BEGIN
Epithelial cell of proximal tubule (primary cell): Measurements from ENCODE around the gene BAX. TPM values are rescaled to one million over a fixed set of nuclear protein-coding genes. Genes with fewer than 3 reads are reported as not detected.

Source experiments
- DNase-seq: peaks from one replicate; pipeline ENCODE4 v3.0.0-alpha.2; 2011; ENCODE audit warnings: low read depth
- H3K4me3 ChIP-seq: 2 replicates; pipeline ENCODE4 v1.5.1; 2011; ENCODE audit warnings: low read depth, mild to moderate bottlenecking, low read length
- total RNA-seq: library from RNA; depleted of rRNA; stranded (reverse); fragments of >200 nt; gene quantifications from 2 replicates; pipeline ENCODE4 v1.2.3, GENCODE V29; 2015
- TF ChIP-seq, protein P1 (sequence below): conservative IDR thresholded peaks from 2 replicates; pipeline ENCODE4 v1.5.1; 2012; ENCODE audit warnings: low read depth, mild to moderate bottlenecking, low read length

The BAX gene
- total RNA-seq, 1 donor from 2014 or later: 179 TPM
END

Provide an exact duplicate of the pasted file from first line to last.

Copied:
Epithelial cell of proximal tubule (primary cell): Measurements from ENCODE around the gene BAX. TPM values are rescaled to one million over a fixed set of nuclear protein-coding genes. Genes with fewer than 3 reads are reported as not detected.

Source experiments
- DNase-seq: peaks from one replicate; pipeline ENCODE4 v3.0.0-alpha.2; 2011; ENCODE audit warnings: low read depth
- H3K4me3 ChIP-seq: 2 replicates; pipeline ENCODE4 v1.5.1; 2011; ENCODE audit warnings: low read depth, mild to moderate bottlenecking, low read length
- total RNA-seq: library from RNA; depleted of rRNA; stranded (reverse); fragments of >200 nt; gene quantifications from 2 replicates; pipeline ENCODE4 v1.2.3, GENCODE V29; 2015
- TF ChIP-seq, protein P1 (sequence below): conservative IDR thresholded peaks from 2 replicates; pipeline ENCODE4 v1.5.1; 2012; ENCODE audit warnings: low read depth, mild to moderate bottlenecking, low read length

The BAX gene
- total RNA-seq, 1 donor from 2014 or later: 179 TPM